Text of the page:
Looks like Spike TV overpaid for reruns of HBO's "Entourage," and viewers are the ones paying the price.
Advertising Age noticed that the commercial breaks in "Entourage" have reached epic proportion. According to the industry publication, commercial breaks that run six minutes are not uncommon and there have even been breaks in the 10-minute range.
Normally, commercial breaks on broadcast television run three minutes or so, and cable has breaks of more than four minutes. Cable networks also often have more commercial breaks in their shows and movies than the broadcast networks, particularly in their repeats. But commercial breaks of over six minutes are a surefire way to drive viewers to another channel.
Of course, part of the reason Spike is loading up "Entourage" with so many commercials is because the audience is small. Spike, a unit of cable programming giant Viacom Inc.' s MTV Networks, shelled out $600,000 per episode to HBO for "Entourage" in the hopes that it would draw a big audience and serve as a platform for the channel to promote its original shows, such as "Blue Mountain State."
Instead, "Entourage" has not gotten good ratings even though in theory the testosterone-filled show about movie star Vinnie Chase, his pals and his foulmouthed agent Ari Gold should be right in Spike's wheelhouse. Not only that, there is no shortage of beautiful women on the show. Why it hasn't worked remains a mystery, but that's why buying reruns can sometimes be as dicey as playing blackjack in Las Vegas.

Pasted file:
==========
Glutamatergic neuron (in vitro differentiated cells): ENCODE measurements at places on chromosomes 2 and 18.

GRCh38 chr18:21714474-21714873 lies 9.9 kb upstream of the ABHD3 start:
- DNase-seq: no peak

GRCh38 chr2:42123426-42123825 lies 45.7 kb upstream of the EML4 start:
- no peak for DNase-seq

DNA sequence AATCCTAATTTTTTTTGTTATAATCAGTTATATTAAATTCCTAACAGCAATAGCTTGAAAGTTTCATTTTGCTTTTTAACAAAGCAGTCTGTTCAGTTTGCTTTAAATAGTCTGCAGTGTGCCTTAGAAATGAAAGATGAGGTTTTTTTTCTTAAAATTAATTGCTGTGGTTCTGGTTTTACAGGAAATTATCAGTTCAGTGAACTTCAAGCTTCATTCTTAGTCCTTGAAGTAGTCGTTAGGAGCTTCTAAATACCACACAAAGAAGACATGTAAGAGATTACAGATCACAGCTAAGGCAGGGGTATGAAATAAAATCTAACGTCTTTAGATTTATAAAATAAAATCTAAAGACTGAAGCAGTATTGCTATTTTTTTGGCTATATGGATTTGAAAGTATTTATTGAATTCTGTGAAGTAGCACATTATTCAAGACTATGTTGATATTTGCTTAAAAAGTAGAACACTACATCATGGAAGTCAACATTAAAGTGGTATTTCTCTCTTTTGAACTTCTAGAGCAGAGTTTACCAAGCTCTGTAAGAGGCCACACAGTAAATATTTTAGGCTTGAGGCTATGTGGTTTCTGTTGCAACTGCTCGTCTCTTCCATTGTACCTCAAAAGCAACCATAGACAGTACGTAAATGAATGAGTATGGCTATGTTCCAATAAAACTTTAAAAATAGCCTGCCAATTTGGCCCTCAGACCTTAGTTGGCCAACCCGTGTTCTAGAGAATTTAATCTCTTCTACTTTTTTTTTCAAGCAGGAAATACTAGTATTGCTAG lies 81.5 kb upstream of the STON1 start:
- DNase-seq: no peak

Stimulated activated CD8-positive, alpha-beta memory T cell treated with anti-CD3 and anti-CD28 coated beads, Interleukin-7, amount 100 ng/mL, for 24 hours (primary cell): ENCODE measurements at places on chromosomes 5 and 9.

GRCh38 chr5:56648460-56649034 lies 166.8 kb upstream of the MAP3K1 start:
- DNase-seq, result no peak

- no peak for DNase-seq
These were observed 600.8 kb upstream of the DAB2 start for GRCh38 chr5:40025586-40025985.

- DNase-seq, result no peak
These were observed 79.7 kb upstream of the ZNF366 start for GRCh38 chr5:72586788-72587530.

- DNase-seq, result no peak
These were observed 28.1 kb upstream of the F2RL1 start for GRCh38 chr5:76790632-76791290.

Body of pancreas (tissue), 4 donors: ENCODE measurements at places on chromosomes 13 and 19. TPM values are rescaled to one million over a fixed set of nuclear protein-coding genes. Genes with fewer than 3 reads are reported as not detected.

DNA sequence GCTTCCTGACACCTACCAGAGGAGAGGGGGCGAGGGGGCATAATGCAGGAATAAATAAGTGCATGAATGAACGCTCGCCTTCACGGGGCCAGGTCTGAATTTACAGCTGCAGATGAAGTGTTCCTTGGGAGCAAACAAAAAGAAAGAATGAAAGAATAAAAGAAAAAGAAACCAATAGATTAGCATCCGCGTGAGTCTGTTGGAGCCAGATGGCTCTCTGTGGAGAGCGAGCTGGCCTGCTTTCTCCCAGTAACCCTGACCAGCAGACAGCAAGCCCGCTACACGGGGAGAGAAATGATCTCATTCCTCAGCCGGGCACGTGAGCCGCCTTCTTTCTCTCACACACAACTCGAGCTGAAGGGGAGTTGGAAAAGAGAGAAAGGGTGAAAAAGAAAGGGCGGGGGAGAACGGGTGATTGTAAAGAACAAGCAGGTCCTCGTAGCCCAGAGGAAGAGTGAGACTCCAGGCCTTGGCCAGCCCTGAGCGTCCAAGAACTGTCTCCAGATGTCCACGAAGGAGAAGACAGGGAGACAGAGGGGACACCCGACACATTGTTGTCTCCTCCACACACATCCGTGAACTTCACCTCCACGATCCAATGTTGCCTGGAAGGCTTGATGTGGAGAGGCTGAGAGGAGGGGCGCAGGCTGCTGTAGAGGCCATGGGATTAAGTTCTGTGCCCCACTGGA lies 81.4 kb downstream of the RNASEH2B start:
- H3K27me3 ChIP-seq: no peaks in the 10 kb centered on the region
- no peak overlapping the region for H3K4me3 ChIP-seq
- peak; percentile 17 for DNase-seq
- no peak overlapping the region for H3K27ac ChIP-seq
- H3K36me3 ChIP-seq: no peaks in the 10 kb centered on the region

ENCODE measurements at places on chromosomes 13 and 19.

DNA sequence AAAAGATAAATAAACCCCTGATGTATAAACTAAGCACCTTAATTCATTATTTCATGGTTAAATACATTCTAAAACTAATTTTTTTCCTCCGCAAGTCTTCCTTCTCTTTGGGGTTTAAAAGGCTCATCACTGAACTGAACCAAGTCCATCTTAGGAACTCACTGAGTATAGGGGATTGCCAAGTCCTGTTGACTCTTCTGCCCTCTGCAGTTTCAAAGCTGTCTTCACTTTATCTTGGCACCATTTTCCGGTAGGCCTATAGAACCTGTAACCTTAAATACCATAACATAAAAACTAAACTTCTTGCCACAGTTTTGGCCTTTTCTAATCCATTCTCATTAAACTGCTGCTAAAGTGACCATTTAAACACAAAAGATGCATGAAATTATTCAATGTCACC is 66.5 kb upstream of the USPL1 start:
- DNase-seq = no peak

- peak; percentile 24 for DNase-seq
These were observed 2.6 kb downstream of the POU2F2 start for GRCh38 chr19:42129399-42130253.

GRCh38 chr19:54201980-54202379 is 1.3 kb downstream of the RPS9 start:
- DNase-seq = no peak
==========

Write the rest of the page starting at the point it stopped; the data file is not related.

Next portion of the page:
Spike, apparently not ready to acknowledge it might have overextended itself for "Entourage," is blaming the racy content. Jeff Lucas, executive vice president of sales at MTV Networks, told Advertising Age that "we don't want to put our customers in an environment that is not appropriate for their commercial messages."
But that doesn't really wash. First of all, HBO cleans up some of the language of the show before it sells the program, and also covers up some of the nudity. Secondly, Spike already carries plenty of raunchy programming, including the above mentioned "Blue Mountain State," which at times makes "Entourage" look like "Gilligan's Island."
At a time when everyone — advertisers, marketers and, most important, viewers — is grumbling about the amount of commercials on television, Spike's decision to try to cover its bad bet by pumping its network full of spots is shortsighted.
The ideal length of a commercial break is one in which the viewer has time to run to the kitchen or maybe the bathroom, not one where he or she can, as Advertising Age put it, "brown a chicken for a casserole or walk briskly around the block."